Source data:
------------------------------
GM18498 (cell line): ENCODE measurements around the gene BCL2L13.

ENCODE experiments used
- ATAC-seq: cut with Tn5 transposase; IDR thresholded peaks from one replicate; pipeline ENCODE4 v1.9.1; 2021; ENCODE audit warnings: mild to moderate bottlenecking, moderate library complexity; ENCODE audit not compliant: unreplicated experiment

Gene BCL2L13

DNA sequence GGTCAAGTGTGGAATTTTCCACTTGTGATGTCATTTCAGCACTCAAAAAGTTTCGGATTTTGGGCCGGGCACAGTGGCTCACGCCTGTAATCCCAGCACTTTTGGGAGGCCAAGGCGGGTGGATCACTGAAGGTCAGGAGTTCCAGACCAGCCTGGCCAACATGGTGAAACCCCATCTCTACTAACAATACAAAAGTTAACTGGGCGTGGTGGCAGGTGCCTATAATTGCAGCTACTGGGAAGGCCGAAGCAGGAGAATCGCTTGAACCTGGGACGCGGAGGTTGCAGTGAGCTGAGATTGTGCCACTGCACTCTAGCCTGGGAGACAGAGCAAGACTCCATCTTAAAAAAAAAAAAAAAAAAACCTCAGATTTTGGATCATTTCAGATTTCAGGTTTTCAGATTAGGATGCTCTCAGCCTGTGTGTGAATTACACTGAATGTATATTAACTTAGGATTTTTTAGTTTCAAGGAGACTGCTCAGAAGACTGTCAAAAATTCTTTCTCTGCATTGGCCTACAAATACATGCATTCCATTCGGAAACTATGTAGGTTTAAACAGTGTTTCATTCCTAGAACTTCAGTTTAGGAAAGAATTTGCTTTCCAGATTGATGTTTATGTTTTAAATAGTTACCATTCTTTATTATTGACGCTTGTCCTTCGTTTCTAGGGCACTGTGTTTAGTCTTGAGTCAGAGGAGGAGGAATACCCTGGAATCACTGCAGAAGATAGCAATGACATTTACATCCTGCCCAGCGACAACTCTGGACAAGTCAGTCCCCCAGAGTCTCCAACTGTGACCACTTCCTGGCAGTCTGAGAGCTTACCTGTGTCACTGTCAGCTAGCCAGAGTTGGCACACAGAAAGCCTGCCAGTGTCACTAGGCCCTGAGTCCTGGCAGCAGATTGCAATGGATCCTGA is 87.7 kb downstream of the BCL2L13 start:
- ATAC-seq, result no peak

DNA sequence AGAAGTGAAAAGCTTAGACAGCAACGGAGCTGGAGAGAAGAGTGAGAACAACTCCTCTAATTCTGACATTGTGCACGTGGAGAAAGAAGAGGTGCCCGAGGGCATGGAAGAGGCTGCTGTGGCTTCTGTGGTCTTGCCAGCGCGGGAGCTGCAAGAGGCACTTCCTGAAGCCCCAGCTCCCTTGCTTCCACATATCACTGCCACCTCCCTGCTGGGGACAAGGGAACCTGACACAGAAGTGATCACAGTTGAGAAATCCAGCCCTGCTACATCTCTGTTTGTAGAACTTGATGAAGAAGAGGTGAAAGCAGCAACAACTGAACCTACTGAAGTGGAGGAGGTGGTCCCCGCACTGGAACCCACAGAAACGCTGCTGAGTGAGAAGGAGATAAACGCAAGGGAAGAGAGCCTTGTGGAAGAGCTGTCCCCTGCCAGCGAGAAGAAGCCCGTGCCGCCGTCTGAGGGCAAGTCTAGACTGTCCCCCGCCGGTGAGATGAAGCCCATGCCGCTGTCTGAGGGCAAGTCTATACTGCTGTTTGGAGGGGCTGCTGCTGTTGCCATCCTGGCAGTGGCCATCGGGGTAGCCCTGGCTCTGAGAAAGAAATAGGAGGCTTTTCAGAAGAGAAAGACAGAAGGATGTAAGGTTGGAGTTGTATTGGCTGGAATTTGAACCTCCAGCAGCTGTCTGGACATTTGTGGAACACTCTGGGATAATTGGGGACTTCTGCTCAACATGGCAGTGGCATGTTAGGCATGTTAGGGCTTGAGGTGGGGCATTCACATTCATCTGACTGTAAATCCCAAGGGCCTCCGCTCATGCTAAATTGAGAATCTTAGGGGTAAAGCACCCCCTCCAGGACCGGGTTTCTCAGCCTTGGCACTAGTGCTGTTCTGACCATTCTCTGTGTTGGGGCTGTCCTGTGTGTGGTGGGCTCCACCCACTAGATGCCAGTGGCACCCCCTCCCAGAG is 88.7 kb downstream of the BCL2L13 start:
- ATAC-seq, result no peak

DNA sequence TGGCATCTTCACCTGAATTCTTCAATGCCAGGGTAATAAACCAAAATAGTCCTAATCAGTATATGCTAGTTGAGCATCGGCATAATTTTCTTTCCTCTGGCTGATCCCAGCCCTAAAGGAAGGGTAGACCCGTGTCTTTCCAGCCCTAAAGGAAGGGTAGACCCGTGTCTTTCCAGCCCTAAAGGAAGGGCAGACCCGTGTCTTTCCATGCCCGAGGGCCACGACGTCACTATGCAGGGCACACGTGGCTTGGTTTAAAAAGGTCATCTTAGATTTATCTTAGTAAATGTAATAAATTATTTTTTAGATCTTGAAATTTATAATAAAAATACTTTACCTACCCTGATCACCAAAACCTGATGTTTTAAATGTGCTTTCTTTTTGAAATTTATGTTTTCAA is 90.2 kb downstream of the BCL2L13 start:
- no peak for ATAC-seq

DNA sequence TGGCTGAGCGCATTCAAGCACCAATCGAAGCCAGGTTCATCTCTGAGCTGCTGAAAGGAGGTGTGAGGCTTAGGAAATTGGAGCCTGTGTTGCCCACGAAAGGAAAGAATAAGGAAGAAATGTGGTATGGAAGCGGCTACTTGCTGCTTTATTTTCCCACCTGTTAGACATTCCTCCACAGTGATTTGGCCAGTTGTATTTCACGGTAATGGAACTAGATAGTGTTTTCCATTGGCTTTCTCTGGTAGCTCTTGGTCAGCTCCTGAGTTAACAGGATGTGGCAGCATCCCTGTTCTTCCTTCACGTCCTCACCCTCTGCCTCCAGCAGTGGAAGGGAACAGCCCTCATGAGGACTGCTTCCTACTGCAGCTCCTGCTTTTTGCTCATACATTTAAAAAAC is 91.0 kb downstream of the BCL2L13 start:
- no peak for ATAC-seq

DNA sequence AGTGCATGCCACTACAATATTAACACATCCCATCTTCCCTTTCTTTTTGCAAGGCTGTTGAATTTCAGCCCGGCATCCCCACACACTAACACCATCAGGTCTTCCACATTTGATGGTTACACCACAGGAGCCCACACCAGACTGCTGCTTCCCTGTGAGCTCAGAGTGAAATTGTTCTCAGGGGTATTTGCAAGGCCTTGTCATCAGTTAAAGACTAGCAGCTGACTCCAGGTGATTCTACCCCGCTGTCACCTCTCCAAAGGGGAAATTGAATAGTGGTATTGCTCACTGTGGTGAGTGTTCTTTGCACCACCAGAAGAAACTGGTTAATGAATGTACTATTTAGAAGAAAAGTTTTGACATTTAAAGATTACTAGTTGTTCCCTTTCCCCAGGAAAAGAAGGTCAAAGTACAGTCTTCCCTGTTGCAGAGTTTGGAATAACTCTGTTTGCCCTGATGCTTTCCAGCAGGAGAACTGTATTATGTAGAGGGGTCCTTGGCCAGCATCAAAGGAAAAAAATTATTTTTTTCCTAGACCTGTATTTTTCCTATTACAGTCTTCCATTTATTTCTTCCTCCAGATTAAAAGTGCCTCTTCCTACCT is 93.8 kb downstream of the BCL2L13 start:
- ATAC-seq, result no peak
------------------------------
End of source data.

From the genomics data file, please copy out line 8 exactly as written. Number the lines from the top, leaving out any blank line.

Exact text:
- ATAC-seq, result no peak